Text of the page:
Charmouth Post Office to close

WHEN Steve and Gill Pile close the doors of Charmouth Post Office at 1pm on Wednesday, May 22, 224 years of history will come to a close, leaving one of West Dorset’s busiest villages without any banking and free cash services.

That’s how long there has been a post office in Charmouth, opening one year, after. the service in Bridport, making it one of the oldest POs in the country.

Mr and Mrs Pile moved to West Dorset from Buckinghamshire to take over the post office 20 years ago and son Matthew was brought up in the area, attending the Woodroffe School.

Postmaster Mr Pile will be retiring and Mrs Pile will continue to run her greetings card franchise as she has done for 14 years.

The couple, who live in Bridport, said they had done all they could to assist the Post Office in finding a replacement service, but Mr Pile described the manner in which the Post Office had acted as “a shambles and a disgrace”.

This is the full statement they have issued following the news that the post office would close next month: “It is with deep sadness and regret that we have to announce that the post office in Charmouth will be closing in its present location at 1pm on Wednesday, May 22 2019.

“In 2013 PO Ltd announced that it was to be part of their ‘Network Transformation’ – a somewhat illogical process which basically meant that if your PO was in a community with other suitable shops available then the PO would be moved to another location and transformed into a ‘Local’ – leading to some downgrading of services and a major reduction in salary for the postmaster.

“Those POs that were the only shops in the village were to be made into Community branches and left largely untouched. The illogicality of reducing services in sizeable communities like ours more likely to be able to support a full PO was not to be argued – and believe me, we tried.

“Therefore, since 2013 Steve has been on ‘conditional resignation’. Six years is a long time to have your future and your retirement totally out of your hands with no end in sight. PO Ltd’s decision about us rendered our business totally unsaleable and, as no agreement could be reached with either of PO Ltd’s approved alternative shops in the village, we have been in limbo since that time.

“With the sale of Morgans to the present owner hopes were raised and then dashed when the process to take the PO was stopped. A determined effort between Nisa and ourselves at the beginning of the year was first met with enthusiasm by PO Ltd and then dumped in favour of an open-ended, maybe sometime agreement with Morgans.

“The process of moving a PO in these circumstances is very long-winded, so even if the process was started in the autumn it could still be 18 months from now before a move could be finalised.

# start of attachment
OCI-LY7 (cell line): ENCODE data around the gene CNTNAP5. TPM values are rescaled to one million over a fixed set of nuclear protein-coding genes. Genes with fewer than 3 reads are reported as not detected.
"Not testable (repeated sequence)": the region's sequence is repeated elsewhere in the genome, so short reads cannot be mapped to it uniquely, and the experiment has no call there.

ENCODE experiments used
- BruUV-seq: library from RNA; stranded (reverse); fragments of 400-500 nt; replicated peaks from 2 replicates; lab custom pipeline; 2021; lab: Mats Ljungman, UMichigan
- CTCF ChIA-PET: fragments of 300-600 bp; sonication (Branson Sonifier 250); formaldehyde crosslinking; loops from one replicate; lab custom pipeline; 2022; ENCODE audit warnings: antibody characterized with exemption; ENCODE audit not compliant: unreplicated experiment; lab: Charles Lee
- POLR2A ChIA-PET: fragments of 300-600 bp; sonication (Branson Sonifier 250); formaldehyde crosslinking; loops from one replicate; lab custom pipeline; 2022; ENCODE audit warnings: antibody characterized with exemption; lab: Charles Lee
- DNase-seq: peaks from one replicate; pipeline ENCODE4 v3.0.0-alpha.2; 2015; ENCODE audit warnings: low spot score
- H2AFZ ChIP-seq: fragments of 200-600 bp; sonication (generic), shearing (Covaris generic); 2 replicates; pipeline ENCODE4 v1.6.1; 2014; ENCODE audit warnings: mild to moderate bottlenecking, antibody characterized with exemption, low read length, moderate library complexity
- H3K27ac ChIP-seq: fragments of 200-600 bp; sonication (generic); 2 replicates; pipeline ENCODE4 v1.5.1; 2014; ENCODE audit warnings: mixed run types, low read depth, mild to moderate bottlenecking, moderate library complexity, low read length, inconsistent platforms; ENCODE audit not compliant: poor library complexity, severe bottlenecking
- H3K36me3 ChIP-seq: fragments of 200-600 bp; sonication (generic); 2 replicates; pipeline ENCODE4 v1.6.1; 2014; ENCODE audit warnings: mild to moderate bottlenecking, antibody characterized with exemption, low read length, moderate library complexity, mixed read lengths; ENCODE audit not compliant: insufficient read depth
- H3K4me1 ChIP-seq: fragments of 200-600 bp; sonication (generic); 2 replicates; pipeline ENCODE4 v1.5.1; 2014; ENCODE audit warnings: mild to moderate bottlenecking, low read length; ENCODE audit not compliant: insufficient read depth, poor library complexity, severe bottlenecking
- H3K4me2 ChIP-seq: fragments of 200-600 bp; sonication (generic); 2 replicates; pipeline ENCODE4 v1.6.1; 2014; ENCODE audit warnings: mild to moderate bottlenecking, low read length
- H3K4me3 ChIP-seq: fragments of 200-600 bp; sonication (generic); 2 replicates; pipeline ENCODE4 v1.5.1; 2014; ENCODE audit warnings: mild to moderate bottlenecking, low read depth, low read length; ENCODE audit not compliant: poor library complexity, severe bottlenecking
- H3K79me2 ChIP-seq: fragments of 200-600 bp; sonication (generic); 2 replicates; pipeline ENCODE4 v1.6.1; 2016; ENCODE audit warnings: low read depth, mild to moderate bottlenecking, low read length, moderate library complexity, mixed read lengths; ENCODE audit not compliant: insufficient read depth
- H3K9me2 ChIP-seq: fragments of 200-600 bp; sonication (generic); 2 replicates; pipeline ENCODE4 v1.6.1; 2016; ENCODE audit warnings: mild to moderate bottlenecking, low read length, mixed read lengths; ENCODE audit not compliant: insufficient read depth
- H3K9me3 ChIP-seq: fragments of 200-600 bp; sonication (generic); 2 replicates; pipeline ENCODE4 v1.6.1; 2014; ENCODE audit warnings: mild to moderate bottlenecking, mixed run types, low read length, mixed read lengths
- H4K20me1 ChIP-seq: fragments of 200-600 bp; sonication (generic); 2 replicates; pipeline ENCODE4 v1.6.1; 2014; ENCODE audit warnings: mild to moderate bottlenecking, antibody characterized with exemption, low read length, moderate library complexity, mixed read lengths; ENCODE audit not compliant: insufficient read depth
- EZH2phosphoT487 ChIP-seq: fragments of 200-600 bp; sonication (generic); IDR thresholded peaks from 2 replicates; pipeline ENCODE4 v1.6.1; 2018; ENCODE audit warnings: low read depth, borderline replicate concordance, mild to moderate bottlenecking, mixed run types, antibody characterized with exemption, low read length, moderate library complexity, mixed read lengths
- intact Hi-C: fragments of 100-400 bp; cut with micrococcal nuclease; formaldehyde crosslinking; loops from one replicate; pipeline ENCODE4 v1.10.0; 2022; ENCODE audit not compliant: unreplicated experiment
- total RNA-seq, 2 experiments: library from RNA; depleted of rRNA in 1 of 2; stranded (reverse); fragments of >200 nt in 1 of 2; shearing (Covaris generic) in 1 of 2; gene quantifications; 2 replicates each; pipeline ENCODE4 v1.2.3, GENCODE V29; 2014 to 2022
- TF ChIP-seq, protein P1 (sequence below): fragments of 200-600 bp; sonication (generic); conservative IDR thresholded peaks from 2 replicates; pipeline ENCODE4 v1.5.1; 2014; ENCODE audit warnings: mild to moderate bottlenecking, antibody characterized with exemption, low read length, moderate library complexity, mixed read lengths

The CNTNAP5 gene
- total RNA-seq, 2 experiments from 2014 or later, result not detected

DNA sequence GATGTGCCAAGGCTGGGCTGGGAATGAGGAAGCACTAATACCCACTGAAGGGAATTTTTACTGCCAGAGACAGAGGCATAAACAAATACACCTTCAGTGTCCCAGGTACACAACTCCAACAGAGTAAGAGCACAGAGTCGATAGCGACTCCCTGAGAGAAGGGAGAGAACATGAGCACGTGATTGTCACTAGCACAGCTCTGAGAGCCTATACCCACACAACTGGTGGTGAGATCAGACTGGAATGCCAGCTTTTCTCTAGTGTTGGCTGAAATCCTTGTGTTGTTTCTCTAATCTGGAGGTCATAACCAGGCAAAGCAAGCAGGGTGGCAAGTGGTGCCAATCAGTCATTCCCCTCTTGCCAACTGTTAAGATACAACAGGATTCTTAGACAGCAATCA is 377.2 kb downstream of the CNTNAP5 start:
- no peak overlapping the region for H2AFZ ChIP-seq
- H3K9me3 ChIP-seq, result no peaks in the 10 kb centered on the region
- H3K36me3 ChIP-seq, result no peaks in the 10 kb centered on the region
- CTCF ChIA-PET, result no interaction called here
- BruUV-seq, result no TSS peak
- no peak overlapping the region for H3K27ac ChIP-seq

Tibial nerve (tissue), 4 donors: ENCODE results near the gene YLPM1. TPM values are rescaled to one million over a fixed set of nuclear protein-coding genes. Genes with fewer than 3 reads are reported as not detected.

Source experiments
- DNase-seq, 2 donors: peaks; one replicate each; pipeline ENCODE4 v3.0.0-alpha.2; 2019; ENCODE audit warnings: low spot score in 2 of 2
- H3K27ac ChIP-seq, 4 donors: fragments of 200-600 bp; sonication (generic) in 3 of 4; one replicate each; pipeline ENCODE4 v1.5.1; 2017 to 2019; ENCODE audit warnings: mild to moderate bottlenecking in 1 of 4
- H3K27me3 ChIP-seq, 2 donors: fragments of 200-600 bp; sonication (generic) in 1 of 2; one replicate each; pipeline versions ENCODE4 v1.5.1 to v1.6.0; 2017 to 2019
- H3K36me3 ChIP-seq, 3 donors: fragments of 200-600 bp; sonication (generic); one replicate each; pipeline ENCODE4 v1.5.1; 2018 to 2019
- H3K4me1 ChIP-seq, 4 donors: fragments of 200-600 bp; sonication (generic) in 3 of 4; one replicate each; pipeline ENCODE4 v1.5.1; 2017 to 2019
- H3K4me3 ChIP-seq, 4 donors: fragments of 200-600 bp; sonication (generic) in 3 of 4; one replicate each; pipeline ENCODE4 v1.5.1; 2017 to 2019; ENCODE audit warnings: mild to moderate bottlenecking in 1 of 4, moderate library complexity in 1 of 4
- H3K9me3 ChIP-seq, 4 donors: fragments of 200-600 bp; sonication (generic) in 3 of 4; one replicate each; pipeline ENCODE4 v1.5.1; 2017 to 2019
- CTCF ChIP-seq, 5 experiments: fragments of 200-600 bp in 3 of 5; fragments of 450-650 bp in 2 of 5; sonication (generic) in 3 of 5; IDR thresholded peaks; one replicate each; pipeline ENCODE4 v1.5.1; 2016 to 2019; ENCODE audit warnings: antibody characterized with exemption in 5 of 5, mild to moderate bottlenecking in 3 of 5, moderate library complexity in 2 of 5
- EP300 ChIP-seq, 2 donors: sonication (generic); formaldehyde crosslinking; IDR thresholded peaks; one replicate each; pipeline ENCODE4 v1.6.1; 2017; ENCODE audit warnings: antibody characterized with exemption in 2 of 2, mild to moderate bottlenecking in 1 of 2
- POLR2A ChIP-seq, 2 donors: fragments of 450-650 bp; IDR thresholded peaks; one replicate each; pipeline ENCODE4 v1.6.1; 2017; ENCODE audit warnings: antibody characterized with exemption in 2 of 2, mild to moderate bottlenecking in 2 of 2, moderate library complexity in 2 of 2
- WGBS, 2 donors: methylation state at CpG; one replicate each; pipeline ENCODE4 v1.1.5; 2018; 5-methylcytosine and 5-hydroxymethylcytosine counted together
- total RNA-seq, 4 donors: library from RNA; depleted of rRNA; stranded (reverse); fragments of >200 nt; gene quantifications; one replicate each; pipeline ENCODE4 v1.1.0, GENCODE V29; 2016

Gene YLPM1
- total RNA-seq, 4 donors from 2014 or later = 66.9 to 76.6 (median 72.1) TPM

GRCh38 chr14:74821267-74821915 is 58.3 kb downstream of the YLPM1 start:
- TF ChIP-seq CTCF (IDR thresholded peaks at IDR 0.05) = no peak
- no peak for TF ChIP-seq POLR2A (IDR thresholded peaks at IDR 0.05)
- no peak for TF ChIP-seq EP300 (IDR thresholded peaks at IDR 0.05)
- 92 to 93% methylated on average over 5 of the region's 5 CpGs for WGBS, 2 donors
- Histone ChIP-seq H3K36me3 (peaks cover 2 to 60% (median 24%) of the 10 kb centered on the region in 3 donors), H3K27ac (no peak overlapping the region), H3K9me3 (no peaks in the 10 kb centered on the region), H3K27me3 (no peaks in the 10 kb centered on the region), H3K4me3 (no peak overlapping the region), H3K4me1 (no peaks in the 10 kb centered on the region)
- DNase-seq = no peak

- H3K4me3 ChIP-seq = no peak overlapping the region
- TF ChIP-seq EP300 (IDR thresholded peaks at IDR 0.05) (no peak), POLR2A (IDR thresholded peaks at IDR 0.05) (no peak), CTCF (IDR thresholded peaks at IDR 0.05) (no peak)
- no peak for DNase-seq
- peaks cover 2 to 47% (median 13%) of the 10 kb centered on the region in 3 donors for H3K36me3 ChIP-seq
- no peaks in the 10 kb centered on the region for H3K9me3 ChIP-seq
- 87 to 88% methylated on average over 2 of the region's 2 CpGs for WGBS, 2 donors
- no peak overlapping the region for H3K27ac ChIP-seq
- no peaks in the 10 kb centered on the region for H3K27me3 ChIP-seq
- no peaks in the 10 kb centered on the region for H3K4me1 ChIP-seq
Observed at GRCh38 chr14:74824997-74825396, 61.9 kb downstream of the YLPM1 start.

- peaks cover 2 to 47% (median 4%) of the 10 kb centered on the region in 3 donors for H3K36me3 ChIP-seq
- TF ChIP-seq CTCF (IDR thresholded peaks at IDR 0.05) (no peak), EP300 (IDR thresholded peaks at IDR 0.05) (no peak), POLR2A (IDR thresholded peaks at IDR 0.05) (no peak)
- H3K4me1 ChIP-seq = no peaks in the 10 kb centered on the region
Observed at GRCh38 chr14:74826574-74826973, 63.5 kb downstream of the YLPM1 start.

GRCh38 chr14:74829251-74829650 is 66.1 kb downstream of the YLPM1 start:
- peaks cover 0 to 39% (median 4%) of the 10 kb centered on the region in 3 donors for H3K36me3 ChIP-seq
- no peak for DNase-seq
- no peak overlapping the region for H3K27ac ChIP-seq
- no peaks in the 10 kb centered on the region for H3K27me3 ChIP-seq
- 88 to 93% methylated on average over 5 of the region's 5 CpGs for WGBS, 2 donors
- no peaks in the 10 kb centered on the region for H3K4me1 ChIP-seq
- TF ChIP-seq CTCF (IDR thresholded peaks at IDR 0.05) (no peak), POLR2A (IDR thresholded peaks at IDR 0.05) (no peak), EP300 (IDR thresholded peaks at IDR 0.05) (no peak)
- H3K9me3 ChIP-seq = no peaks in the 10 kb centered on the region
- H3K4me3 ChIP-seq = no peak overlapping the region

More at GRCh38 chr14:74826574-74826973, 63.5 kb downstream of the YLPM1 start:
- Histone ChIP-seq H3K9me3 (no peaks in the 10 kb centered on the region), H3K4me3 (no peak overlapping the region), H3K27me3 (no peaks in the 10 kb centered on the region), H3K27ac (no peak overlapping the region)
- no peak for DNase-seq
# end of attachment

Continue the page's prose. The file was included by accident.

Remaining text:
“At 70 Steve is not willing to wait for something that may, or may not happen, so we have decided to close the door, not without pretty severe financial penalty to ourselves but, in the end, health and quality of life come first.

“We are still attempting to ensure that some PO services are available to the village in the form of an outreach service until a full-time location becomes possible, but this is under PO Ltd’s control as well. We know that closing the PO will have a huge financial and social impact on the village and we were hoping desperately that this situation would not arise, but sadly it has.

“On a positive note, as things stand, the present PO location will not stay as an empty eyesore into the main summer season. We have an agreement in process for another business to rent the shop without the PO.”

Important for key services

Bridport and District Citizens Advice has expressed serious concern following the news of the closure in Charmouth, particularly as it follows closures of post offices in nearby Marshwood and Morcombelake last year.

Citizens Advice branch manager Rovarn Wickremasinghe said:  “We have been pressing for some time for continued funding of local post offices. We have found that people in rural areas are more likely than those living in towns and cities to depend on their local post office.

“For many people they are also important for other key services, such as banking facilities, collecting their pensions and other state benefits.  Rural post offices are increasingly being used, particularly among the elderly, as a collection point for prescriptions as people often live some distance from their nearest chemist or medical centre.

“Citizens Advice have also found that small businesses in rural areas often rely heavily on their local post office with 70% of them saying that without one they would have higher costs as a result.”

Woodmead Halls
About Philip Evans 440 Articles
Veteran journalist and newspaper manager Philip Evans has worked in the publishing industry for more than half a century. He started out as a reporter for Pulman’s Weekly News as a young man and went on to work for an international publishing company in the UK, South Africa and Australia before returning to Lyme Regis where he is still reporting on local events as he has done for more than 53 years.

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